Creativity and Intelligence

images (4)These are two different concepts. While traditional schools generally focus on measuring intelligence, creativity is as important as intelligence if not more.

Intelligence gives you a base to find out something or take the understanding of a concept to the next level. On the other hand, creativity is significant as well because having sufficient knowledge about a concept is not enough. Being creative leads to new discoveries and opens a new horizon to think about a concept at a deeper level.

Standardized tests that schools expect students to take measures intelligence. The examinations do not test the divergent thinking of a person.

Just think about it. We all learn to write, speak and listen. There are always people better than you no matter how great you become. So what is the difference between the students studying in Oxford University and a student studying in a different region but is more creative as compared to them? While, a native English speaker might have a much more enhanced vocabulary, it is still possible that a non-native English speaker use the English words more effectively as compared to the native speaker. It is all about how creative you can get with the strengths that you have. We can also conclude that it is really our choices that define who we are, not our abilities.

A student who has graduated with a degree in English might be more capable than someone who does not have a degree in this field but various circumstances in life can lead him/her to stay unfocused and s/he might never fulfill his/her potential while the one who just enjoys writing might come up with ideas that cannot be taught by anyone; which comes naturally.

Intelligence is significant in that sense that it measures your aptitude for a particular field. Aptitude refers to a natural ability in a field. However, there is a relationship between both these concepts. Intelligence serves the bases for creativity. You learn concepts, understand them and memorize them. Your ability to learn and comprehend the meaning of concepts makes you intelligent. Given a new situation including new problems requires creativity. You have to use your previous knowledge and apply to the newly arisen problem. With intelligence alone, you can give solutions to the similar problems but in the case of a completely new problem you have to use the previous understanding.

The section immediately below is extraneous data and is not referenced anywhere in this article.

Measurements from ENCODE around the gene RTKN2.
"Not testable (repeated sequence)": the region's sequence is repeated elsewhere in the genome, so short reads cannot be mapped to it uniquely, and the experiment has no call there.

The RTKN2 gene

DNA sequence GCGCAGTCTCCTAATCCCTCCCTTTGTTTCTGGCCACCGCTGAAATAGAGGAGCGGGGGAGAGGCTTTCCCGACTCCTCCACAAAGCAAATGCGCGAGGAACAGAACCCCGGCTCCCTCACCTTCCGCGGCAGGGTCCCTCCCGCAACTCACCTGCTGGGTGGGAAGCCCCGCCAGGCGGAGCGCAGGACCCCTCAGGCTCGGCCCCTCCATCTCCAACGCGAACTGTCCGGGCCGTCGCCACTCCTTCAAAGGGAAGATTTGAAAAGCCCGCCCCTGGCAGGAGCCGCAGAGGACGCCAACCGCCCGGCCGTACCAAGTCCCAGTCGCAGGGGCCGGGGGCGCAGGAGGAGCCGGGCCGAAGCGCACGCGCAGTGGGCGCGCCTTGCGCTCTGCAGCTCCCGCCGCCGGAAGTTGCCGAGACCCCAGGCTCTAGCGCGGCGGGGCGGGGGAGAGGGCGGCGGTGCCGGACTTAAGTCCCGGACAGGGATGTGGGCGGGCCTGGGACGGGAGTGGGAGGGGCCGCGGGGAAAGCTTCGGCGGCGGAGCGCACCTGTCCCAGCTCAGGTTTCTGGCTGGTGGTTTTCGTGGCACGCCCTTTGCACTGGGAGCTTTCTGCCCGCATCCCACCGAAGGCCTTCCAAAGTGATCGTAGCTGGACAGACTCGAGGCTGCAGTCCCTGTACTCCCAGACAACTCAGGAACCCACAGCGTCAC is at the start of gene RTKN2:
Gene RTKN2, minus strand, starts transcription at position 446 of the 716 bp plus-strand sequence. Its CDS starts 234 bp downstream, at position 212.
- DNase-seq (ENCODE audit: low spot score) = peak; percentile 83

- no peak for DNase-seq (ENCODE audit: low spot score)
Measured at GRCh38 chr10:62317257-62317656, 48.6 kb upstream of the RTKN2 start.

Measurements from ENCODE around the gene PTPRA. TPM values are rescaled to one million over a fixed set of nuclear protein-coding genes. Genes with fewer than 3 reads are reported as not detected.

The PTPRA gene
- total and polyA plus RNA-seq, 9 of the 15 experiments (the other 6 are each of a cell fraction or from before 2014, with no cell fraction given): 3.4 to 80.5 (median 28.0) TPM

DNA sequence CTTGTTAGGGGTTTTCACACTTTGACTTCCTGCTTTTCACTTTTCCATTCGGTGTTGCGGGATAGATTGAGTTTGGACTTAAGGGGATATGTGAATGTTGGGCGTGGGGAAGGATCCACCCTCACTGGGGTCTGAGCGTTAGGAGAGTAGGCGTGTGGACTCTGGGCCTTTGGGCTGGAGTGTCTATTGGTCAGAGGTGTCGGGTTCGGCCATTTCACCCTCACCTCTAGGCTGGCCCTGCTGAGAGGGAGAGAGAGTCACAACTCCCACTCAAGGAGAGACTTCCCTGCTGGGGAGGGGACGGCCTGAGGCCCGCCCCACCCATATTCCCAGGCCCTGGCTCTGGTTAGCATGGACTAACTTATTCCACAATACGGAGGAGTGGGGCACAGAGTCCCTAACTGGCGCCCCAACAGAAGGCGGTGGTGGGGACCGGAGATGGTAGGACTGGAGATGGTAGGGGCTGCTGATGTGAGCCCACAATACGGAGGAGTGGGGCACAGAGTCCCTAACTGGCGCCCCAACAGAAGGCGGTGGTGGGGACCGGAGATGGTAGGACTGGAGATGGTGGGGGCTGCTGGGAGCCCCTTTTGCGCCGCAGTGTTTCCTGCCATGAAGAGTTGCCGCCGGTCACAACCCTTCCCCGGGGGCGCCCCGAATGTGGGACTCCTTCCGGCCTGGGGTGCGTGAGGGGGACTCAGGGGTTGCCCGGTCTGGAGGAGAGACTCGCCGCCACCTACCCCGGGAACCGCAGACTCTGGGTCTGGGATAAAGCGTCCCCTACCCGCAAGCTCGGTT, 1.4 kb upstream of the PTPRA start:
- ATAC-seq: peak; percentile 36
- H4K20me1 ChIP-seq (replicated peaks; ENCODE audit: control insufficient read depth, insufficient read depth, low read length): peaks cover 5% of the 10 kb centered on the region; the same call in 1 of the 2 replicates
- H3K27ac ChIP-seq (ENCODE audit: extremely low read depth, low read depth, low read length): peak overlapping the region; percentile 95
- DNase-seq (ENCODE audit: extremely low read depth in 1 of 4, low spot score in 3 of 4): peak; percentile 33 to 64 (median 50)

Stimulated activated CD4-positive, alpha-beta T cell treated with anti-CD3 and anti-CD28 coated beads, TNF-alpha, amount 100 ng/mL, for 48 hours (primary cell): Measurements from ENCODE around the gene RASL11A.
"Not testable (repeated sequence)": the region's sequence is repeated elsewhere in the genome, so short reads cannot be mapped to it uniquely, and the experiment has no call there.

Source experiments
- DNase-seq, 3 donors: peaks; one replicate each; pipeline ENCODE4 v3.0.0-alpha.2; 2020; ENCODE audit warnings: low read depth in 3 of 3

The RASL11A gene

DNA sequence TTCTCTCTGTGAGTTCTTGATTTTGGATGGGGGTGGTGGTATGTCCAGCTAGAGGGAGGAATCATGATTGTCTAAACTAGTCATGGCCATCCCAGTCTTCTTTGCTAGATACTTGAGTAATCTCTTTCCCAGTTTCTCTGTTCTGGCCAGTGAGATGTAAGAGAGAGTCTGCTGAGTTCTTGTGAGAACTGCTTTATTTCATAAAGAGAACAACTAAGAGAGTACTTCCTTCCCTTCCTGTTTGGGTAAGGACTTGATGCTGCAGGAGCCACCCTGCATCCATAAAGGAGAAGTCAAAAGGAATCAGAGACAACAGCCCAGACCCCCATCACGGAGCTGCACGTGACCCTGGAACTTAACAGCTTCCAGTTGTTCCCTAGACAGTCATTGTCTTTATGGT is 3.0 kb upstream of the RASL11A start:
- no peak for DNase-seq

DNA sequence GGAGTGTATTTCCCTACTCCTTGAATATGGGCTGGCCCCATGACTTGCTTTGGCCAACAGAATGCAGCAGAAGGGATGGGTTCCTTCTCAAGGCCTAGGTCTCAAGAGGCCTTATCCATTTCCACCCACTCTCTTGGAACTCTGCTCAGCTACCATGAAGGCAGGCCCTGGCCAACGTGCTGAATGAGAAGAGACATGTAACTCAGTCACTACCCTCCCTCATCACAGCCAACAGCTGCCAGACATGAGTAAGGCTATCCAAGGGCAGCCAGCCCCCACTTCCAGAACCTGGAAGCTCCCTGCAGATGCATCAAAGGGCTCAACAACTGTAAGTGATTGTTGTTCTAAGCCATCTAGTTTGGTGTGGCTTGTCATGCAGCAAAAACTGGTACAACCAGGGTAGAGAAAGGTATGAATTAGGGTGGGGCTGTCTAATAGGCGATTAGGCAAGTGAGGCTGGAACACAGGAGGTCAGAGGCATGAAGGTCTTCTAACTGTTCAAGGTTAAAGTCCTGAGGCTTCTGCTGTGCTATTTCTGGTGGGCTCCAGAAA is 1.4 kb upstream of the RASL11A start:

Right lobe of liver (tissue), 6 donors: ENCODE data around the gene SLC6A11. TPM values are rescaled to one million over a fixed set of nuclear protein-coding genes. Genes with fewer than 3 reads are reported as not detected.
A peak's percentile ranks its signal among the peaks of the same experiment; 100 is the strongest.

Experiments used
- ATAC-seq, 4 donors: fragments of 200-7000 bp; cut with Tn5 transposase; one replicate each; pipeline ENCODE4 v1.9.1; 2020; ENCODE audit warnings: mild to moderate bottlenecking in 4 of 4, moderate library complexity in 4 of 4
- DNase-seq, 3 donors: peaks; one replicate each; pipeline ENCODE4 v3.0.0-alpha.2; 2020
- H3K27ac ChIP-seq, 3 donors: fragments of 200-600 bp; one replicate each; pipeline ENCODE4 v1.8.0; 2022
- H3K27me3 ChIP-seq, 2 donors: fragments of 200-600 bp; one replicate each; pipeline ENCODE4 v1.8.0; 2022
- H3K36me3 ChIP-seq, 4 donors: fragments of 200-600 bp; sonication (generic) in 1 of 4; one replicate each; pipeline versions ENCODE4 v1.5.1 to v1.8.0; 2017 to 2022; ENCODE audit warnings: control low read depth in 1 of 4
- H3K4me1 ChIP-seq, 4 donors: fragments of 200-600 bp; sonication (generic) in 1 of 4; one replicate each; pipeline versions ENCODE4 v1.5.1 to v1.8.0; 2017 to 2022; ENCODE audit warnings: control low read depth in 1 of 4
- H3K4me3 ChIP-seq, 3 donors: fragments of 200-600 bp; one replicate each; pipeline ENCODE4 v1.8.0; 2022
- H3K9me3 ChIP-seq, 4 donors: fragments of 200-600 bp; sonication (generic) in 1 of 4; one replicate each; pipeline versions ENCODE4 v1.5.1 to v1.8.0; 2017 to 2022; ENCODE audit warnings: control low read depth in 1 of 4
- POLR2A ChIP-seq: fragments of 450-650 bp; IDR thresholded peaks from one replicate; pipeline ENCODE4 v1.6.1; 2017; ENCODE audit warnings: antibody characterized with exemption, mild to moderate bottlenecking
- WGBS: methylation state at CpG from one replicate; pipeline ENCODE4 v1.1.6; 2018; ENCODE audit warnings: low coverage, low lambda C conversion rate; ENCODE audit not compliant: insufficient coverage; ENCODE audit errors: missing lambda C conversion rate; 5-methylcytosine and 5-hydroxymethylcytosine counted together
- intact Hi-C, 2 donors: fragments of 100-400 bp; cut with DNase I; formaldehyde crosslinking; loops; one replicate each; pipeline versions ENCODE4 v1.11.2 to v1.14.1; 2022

The best example of I can think of is recess. Gretchen Grundler is what we can call an intelligent girl and she is certainly creative as well but why is she creative if she’s intelligent? The reason is it doesn’t necessarily means being intelligent means you’re not creative. However, being creative does not mean you need to have a high IQ like Gretchen Grundler. Now, if we look at the other character, that is, T.J. Detweiler, who is the prankster of the gang is not even near to being superiorly intelligent but is highly creative. Pranks require creativity and he is a top-notch prankster. Despite being intelligently average, he earns all the points in creativity. Therefore, being intelligent does not mean that one is highly creative and similarly being highly creative does not necessarily means that one has high IQ.


2 thoughts on “Creativity and Intelligence

  1. Creativity, as you describe it, sounds like what I would call inductive (non-languaged) cognition, while measurable “Intelligence” is what I understand as deductive/reductive cognition. If so, I believe there is a large body of literature on nourishing and growing enhanced access to one’s own right-brained inductive-creative intelligence. de Bono’s work on “Lateral Thinking” comes immediately to mind, but most forms of meditation are about various internal technologies for not confining our range of intelligent access to our Left-brain languaged-deductive side. That said, I appreciate your highly accessible and straightforward comparison, just the way you have it. Important message that needs to soak into our political and economic culture, especially in the U.S., where I am.

    With warm regard,
    Gerald Oliver

    Liked by 1 person

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